The school nurse called about 10 this morning. That's never good. My youngest was in her office complaining of a stomachache and it must be serious... he didn't want to eat his snack. Could I come get him?
Yes, I went to get him, brought him home, and placed him on the couch in front of the television with a drink loaded with Miralax.
What I did not do when I got home with him was make a beeline for my computer, enter his symptoms and believe the possible diseases shown there were upon us. I didn't click on every link to obscure stomach ailments. I didn't press him for more details trying to maneuver his vague descriptions into the symptoms on the screen. And I didn't begin to worry scary things were happening.
I could recognize that his stomachache was just that and not the precursor of tragedies to come.
Why Can't I Do That For Myself?
I'm beginning to believe 24-hour access to Internet intelligence isn't arming me with weapons needed to fight for myself. It's just scaring the crap out of me. Being left alone with unlimited Google is detrimental to my good mental health.
I can't live everyday thinking the absolute worst about stuff, believing it's happening to me simply because I saw it on some website. The benefits of my research no longer outweigh the bad and distressing information is chasing my imagination down a dangerous path.
When I suspect a problem shouldn't I just wait to hear from a trusty, knowledgeable authority before believing the most dire scenario? One would think, but my cancer diagnosis put a stop to rational behavior. These days my good moments are being overrun by worries that may or may not be true.
I know I can't learn enough about breast cancer, but what about basic, everyday complaints, the ones that linger in my mind long before a definitive diagnosis addresses them. When is information, too much? Where do you draw the line?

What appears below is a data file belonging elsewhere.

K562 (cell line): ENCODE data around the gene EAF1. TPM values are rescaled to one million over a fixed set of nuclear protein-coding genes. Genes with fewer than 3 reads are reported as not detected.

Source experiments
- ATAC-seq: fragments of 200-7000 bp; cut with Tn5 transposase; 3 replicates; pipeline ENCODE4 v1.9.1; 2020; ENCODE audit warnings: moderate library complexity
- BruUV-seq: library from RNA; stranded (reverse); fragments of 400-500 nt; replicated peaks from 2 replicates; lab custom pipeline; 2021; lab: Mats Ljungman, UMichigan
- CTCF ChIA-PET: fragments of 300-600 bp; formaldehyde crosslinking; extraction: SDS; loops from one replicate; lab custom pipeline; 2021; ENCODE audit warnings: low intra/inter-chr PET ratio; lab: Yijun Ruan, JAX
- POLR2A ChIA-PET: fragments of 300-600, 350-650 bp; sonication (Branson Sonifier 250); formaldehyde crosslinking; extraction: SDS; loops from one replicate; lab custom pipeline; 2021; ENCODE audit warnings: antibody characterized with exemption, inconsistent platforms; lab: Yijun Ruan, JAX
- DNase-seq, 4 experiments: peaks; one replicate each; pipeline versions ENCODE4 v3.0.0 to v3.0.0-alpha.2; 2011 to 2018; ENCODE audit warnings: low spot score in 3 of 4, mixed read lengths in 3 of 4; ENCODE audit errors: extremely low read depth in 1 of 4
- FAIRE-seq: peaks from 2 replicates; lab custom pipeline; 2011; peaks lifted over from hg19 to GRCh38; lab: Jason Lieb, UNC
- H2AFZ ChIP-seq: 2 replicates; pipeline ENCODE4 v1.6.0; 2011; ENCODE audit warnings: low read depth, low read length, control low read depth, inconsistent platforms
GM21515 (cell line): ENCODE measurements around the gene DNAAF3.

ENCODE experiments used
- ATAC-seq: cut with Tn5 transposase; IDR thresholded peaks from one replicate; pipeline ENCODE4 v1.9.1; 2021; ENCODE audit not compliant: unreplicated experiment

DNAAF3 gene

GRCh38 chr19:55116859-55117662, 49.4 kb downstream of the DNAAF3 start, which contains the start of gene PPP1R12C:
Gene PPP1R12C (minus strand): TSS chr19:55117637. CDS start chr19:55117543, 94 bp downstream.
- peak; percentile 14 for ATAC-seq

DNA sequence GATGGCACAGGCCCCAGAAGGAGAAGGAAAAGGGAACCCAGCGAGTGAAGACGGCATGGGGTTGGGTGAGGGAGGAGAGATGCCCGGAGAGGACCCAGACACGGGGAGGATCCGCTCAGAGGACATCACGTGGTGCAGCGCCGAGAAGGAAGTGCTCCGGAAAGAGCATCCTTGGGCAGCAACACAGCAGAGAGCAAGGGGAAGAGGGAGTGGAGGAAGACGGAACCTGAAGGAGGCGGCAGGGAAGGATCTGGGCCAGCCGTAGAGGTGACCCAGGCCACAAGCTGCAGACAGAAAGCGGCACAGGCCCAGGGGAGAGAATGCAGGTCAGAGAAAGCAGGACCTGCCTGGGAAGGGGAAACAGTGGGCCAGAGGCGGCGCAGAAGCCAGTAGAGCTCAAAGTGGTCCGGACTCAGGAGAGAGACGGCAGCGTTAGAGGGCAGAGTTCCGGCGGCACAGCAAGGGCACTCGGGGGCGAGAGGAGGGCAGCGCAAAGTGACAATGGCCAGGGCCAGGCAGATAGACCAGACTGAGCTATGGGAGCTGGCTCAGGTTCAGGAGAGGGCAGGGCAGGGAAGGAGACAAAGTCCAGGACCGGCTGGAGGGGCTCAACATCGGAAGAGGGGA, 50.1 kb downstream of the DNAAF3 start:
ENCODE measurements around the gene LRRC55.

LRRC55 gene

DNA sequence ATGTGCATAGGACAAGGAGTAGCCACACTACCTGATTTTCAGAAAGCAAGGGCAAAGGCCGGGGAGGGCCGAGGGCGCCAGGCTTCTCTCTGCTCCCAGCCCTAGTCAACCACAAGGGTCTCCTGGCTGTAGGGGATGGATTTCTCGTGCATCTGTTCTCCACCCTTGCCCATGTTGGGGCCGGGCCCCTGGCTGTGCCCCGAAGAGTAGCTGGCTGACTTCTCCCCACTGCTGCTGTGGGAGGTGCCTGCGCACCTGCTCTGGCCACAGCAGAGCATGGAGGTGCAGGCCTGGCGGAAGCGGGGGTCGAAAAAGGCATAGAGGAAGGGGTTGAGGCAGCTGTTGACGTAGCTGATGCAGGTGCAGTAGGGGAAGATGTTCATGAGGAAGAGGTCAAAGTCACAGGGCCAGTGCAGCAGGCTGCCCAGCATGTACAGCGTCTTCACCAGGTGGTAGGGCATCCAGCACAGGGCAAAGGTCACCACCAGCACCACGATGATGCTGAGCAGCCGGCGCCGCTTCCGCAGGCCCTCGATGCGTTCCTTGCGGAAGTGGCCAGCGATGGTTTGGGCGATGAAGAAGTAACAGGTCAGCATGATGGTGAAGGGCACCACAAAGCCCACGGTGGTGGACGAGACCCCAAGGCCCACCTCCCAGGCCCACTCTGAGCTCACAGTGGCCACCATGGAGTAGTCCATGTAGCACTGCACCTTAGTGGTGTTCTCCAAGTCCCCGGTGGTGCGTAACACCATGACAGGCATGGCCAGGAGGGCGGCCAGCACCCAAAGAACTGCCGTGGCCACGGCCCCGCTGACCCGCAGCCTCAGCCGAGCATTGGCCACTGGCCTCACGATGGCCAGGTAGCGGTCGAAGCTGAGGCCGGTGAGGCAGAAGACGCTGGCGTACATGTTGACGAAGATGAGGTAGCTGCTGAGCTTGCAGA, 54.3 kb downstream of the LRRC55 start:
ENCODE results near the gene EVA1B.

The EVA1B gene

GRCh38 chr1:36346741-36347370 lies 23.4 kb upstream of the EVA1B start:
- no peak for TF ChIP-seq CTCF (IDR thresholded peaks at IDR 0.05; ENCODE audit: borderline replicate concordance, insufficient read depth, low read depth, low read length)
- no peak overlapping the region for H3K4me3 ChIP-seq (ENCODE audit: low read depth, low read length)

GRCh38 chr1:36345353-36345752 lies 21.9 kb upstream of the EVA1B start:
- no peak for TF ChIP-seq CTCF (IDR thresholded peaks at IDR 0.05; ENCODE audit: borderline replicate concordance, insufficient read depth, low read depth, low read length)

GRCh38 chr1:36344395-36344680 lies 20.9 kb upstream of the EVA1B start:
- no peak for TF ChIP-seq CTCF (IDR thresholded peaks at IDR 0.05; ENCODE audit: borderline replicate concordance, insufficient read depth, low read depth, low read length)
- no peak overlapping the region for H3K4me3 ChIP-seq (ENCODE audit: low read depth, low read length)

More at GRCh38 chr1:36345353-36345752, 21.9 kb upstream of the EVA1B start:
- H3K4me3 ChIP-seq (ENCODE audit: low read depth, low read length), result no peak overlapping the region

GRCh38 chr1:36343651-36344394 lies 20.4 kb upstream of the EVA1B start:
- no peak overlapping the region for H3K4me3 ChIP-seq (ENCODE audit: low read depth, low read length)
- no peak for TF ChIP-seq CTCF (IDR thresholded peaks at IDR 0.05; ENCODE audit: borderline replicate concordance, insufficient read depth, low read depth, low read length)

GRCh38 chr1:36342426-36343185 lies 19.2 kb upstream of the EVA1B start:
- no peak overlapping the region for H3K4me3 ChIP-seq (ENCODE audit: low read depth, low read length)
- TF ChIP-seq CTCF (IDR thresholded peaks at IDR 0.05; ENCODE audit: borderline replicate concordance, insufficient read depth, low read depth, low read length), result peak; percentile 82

When I was little I didn't know slice and bake cookies weren't good for me. I loved baking those with my mother. If you could call it baking, turning on the oven was the actual extent of it...But that was enough. I lived for those cookies.
Crisp on the outside, gooey warm on the inside and that smell... I can conjure it up even now. To me, this was homemade at its very best. I didn't know anything else.
Somewhere along the line, probably after my mother was diagnosed with breast cancer, I began to concern myself with things I put in my body and noticed the ingredients in my beloved refrigerated dough. Turns out these cookies were not made of flour, sugar, eggs, and vanilla, but words I couldn't pronounce. These were cookies in name only and I couldn't knowingly ingest these chemicals anymore.
I tried to replicate the cookie I loved. I had cookbooks and the Internet at my fingertips, in ways my mother never had. I'd produce a cookie that would take the place of the banished one. The exact flavor, the texture, that smell... I was sure of it. I had so much guidance now. I was learning so much.
I'm still trying to get it right. Some turn out okay, but the texture might be off. Sometimes, they're too big, too hard, too sugary. Always "too" something. I rarely use the same recipe twice. This is exhausting, not to mention, unsatisfying.
Recently, it occurred to me to shelve the cookbooks of famous bakers, turn away from the Internet and backtrack a bit. I couldn't go all the way back to slice and bake, but the easy recipe on a package of chocolate chips would get me close. And it did. It was slightly sweeter than I'd like, but the aroma that wafts out of the cookie jar is one memories are built on. My boys love them.
My life these days remind me of those long ago cookies. Things are fine until I mess with them, until I question them. Then they're never the same again and I've lost something, whether it's peace of mind or a damn good cookie.
If only I could return to a time before cancer, when I didn't have to challenge every little thing, to wonder if it were good or bad, but just enjoy it. I miss that.